Big questions remain as school districts look to implement the arrangement worked out by Gov. Phil Scott and lawmakers on teachers’ health coverage.
School board members across the state, have to put up with a continual assault by the state government that has been aided and abetted by the Vermont School Boards Association’s policy advocacy.
News Release — Vermont School Boards Association and Vermont Superintendents Association June 20, 2017 Contact: Nicole Mace (802) 363-7777 Jeffrey Francis (802) 229-5834 In January, Governor Scott proposed a set of budget initiatives intended to significantly stem the increase in K-12 spending in order to resolve General Fund budget gaps and direct new funds to […]
Members of the new alliance are frustrated with the Vermont School Boards Association’s stance on the school district consolidation law, Act 46.
House Speaker Mitzi Johnson says the Statehouse should be democratic; arm twisting isn’t her style.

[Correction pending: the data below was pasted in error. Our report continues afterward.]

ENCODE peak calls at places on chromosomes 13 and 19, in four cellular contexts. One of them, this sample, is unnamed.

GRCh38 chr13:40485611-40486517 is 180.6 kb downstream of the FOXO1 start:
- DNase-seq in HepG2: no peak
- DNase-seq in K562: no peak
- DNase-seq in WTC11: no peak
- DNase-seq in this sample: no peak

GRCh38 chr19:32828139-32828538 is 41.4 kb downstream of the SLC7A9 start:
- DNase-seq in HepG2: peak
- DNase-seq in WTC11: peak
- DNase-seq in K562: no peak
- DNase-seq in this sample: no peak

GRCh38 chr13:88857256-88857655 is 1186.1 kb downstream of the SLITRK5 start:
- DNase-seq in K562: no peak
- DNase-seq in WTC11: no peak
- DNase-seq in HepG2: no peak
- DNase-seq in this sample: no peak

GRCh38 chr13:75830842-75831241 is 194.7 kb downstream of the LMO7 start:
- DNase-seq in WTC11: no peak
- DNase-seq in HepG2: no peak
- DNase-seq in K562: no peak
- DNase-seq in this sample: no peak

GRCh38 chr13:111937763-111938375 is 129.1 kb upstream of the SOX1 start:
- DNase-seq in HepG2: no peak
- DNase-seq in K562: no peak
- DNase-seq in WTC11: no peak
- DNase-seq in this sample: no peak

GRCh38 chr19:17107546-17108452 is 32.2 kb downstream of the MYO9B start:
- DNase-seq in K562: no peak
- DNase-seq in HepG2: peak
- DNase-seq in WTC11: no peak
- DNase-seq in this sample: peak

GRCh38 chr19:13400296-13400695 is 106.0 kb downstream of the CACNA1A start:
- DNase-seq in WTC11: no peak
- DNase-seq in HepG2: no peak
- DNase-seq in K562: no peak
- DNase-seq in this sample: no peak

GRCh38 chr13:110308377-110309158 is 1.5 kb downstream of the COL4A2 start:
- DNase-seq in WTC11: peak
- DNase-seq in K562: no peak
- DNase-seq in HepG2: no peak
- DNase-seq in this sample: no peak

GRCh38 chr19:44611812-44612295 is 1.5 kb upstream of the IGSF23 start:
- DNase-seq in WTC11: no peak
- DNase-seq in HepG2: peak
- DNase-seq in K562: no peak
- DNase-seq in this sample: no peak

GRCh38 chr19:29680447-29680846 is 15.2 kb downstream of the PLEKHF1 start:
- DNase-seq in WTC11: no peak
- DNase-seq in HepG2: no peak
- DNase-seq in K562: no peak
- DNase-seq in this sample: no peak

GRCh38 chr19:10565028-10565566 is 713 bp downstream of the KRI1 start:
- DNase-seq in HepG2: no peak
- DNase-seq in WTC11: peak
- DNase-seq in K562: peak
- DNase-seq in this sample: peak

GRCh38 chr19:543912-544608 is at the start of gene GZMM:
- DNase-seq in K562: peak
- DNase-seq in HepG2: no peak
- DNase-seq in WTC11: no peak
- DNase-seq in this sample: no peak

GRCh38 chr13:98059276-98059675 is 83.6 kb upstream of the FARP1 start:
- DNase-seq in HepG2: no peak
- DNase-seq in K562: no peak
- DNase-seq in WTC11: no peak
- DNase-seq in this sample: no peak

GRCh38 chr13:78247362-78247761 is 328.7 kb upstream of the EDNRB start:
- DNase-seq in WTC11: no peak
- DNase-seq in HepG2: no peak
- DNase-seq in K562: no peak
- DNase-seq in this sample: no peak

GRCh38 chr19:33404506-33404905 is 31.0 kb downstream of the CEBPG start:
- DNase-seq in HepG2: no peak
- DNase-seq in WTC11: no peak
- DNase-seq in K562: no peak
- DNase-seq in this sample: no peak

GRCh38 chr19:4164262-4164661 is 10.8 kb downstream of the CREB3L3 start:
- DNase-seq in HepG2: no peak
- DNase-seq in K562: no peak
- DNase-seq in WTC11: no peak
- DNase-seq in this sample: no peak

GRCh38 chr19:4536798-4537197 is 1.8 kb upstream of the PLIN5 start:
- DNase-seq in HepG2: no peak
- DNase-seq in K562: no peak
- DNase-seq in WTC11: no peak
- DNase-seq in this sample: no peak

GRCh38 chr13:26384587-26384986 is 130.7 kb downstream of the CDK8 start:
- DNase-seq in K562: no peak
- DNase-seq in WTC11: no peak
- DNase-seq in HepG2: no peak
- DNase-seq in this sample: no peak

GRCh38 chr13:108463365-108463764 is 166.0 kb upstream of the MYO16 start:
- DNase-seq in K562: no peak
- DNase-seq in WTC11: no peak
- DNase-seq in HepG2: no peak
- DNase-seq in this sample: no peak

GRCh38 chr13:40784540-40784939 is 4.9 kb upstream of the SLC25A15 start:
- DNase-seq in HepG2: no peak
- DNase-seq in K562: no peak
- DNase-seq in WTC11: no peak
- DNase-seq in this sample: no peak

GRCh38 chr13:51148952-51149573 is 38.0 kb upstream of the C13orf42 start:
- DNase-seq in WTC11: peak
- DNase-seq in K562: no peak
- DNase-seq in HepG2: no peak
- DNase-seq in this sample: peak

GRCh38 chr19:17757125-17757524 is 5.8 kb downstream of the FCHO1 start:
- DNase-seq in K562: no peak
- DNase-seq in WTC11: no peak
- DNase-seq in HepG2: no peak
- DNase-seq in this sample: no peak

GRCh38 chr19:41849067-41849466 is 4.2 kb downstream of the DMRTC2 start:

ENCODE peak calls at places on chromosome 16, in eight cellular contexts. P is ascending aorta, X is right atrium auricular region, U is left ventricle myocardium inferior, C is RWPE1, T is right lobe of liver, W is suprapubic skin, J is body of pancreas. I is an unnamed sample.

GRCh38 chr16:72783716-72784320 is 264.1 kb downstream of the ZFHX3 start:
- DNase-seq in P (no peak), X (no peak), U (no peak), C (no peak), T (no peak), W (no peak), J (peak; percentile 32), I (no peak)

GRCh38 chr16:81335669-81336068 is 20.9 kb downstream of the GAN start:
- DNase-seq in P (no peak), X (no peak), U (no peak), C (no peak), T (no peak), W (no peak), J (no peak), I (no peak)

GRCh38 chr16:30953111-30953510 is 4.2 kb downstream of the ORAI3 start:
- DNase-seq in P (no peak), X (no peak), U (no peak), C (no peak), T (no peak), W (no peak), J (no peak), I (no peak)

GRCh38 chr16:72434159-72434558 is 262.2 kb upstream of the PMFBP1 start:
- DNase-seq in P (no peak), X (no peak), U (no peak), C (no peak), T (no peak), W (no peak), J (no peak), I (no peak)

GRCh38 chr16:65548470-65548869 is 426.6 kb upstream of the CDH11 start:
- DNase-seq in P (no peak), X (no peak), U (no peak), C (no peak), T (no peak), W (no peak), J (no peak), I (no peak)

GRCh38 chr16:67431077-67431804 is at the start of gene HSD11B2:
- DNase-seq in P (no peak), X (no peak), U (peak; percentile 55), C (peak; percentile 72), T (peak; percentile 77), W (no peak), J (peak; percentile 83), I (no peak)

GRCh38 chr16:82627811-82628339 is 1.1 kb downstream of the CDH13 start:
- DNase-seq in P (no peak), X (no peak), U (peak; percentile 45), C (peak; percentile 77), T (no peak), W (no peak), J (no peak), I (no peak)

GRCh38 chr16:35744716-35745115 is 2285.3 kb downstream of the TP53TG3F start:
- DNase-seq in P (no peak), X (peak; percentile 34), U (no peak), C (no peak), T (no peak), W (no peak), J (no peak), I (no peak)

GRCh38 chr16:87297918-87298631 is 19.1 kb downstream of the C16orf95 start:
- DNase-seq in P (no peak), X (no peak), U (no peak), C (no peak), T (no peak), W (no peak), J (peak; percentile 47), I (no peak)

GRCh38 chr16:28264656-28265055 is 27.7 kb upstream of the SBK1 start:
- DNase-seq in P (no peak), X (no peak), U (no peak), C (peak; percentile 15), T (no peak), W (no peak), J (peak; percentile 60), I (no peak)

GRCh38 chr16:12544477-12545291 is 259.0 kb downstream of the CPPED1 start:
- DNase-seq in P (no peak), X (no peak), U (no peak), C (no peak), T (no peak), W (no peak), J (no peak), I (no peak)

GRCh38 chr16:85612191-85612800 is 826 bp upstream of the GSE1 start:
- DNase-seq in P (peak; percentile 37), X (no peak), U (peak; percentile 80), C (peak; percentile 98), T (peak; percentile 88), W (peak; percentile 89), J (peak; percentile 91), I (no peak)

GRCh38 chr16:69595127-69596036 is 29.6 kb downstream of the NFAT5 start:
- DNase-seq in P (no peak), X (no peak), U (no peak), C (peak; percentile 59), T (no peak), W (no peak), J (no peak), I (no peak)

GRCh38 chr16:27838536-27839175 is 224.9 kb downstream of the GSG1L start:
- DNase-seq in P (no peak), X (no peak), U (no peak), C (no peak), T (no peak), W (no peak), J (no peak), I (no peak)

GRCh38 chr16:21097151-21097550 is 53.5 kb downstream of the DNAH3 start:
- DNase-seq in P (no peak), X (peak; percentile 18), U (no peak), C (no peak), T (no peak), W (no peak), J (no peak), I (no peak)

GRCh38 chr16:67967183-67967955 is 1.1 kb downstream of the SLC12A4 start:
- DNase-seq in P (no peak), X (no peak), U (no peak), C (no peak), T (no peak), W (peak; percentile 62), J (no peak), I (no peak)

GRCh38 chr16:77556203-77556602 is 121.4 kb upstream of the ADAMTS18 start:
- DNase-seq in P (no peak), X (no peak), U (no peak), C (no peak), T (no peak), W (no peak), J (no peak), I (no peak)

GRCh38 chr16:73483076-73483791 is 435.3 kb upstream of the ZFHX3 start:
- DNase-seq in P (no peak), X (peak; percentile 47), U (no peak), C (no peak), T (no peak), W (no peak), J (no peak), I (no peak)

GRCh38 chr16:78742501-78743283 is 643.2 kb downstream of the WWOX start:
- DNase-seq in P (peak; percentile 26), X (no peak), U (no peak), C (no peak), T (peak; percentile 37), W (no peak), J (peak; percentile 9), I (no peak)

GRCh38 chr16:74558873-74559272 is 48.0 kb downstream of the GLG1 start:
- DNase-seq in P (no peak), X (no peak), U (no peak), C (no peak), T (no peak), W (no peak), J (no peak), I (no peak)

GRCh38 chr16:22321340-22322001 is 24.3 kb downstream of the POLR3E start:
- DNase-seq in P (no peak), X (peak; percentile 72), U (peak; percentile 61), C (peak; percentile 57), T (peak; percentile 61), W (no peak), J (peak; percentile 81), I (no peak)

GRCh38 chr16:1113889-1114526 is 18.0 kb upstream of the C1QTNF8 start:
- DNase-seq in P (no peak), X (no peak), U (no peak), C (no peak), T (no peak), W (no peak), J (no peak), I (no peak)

Peter Sterling, a board member, called the Vermont School Boards Association and the Vermont Superintendents Association “union busters” that are “pimping” the governor’s proposal.
Republicans say they will refuse to suspend the rules if House Speaker Mitzi Johnson doesn’t agree to allow debate on the school tax bill.
We have a unique opportunity to ensure equity in the health care coverage available to all school employees, while at the same time delivering millions of dollars in savings to taxpayers.
His proposal “goes hand in hand” with the budget bill, he said, although Senate leaders responded that the idea came too late.
In a last ditch effort to find Education Fund savings this year, the Scott administration and school boards proposed a statewide health insurance plan for teachers. The union rejected the proposal, as did House and Senate leadership.
Lawmakers are trying to create more options for parts of the state that have not found it easy to meet the goals of the school district merger law.
“Those communities are not crazy to think it is part of a philosophical push that has been in the air for some years,” said one lawmaker, harking back to failed legislation on public money for private education.
Local unions are insisting that taxpayers cover 95 percent to 100 percent of the price tag; the Scott administration says teachers should pay 20 percent of the cost of premiums.
A gulf still remains on some aspects of revising controversial draft rules about the public funding of private schools.